Tribal Disenrollment RIPS Citizenship of Native Americans
Corrupt Councils Wield Sovereignty As a CLUB to BEAT the Weak
Friday, August 11, 2017
Lawsuit Against Disreputable Chukchani Tribe, DISMISSED in Federal Court, REFILED in State Court
THE TRIBE NEED THEIR HELP, PROMISED TO PAY and then DON'T? WHO could have foreseen this?
A $21 million lawsuit from a group that claims it was instrumental in getting Chukchansi Gold Resort & Casino reopened in 2015 has been dismissed from federal court, but was refiled at the state level shortly after that ruling.
The lawsuit, filed by Osceola Blackwood Ivory Gaming Group (OBIG) of Florida in March, contends tribal officials in the summer of 2015 agreed to pay the company 30 percent of net revenues for seven years, allowable under National Indian Gaming Commission rules. The numbers were later negotiated to 25 percent over five years.
The agreement was to manage the resort and casino in order to get it reopened after it was closed in 2014 over a dispute between feuding factions of the tribe.
An election in 2015 made significant changes to the Picayune Rancheria of Indians tribal council, and the company claims the new council breached several aspects of the agreement, costing OBIG $21 million.
The tribe moved to dismiss the suit, on the grounds it was not a matter for federal jurisdiction.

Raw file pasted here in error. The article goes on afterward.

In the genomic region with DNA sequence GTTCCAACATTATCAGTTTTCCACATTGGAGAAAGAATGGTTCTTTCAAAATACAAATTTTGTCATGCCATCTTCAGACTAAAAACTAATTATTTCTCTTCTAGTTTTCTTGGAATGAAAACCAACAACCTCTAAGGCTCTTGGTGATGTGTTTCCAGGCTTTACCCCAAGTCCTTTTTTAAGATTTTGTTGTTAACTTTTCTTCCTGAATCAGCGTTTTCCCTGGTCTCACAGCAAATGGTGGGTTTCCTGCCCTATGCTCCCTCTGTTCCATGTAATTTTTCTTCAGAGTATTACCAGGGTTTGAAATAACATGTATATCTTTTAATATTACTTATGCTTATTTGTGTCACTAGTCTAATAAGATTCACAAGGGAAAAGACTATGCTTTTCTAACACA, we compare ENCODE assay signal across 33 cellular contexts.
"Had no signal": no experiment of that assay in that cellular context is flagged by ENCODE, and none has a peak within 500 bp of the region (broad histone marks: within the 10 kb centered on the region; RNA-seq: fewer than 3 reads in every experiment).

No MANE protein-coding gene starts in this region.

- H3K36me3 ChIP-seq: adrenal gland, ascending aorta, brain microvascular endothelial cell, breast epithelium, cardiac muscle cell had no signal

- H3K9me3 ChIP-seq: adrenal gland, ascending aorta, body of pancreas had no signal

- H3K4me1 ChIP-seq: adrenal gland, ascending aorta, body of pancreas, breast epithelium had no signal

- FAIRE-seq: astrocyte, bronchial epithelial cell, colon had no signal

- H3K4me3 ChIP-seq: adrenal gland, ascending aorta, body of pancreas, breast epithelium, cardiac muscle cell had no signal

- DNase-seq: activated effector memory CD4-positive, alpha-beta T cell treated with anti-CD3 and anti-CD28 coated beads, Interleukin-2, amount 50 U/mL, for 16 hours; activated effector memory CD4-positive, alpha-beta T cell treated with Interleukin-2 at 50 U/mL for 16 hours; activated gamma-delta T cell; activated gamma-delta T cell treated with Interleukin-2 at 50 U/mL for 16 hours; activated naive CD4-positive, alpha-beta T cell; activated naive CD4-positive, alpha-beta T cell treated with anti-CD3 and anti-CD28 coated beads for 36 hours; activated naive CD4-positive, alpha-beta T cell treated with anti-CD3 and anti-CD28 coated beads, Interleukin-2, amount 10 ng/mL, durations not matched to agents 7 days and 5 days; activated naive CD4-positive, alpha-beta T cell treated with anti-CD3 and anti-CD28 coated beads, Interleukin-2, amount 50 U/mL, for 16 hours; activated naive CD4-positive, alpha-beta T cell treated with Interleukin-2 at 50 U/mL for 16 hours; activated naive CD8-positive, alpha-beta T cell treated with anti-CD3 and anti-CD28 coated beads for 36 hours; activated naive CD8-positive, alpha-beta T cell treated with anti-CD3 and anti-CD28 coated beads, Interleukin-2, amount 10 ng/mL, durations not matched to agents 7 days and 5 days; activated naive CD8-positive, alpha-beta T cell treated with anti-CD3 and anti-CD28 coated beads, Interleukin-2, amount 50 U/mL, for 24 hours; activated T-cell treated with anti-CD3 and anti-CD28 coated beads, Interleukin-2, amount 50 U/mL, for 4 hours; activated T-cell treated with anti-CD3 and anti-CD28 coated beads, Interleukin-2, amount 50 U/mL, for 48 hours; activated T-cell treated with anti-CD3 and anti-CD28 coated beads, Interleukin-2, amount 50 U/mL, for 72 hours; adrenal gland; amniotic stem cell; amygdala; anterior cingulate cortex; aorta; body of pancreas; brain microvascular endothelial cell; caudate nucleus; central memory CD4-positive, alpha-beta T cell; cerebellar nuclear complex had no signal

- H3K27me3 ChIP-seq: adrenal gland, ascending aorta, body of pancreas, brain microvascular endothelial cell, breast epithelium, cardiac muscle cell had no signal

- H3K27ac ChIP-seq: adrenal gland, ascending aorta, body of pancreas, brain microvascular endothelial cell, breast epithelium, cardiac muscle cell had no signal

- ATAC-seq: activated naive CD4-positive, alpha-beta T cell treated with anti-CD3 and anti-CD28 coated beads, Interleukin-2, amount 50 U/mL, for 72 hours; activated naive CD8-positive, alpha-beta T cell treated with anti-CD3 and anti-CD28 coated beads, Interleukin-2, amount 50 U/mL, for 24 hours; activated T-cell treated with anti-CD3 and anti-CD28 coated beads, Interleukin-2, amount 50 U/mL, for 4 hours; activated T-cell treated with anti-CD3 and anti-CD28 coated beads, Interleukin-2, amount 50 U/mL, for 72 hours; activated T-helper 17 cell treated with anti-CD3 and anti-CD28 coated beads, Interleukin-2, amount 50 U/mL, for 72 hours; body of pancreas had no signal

In a 13-page decision file July 27, U.S. District Court Judge Dale A. Drozd agreed, citing cases that showed the company’s claims over violations of a state contract aren’t for federal courts to decide. In his ruling, he wrote that “a state law claim does not raise a substantial federal question simply because it involves a contract that is subject to federal regulation and approval.”
Drozd, out of the Eastern District in California based in Fresno, also said “state law claims that simply ‘center upon the contract and its construction rather than the (federal) statutory basis for the contract’ do not present federal questions.”
In a statement, Tribal Chairwoman Claudia Gonzales alleged OBIG was misrepresenting facts to federal gaming agencies, and the tribe was concerned over the effects from such claims.
“It is clearly a nuisance suit to extort money from this tribe and has no merit,” Gonzales said. “We are confident that this suit will go nowhere.”
Though the suit was dismissed from federal court, it was filed at the state level in Fresno County Superior Court Aug. 2, with a case management conference scheduled for Nov. 27. Nothing in Drozd’s ruling were over the merits of OBIG’s claims.
OBIG’s General Counsel Marla Tusk said the company had no comment, other than “we are looking forward to the expeditious resolution of the case.”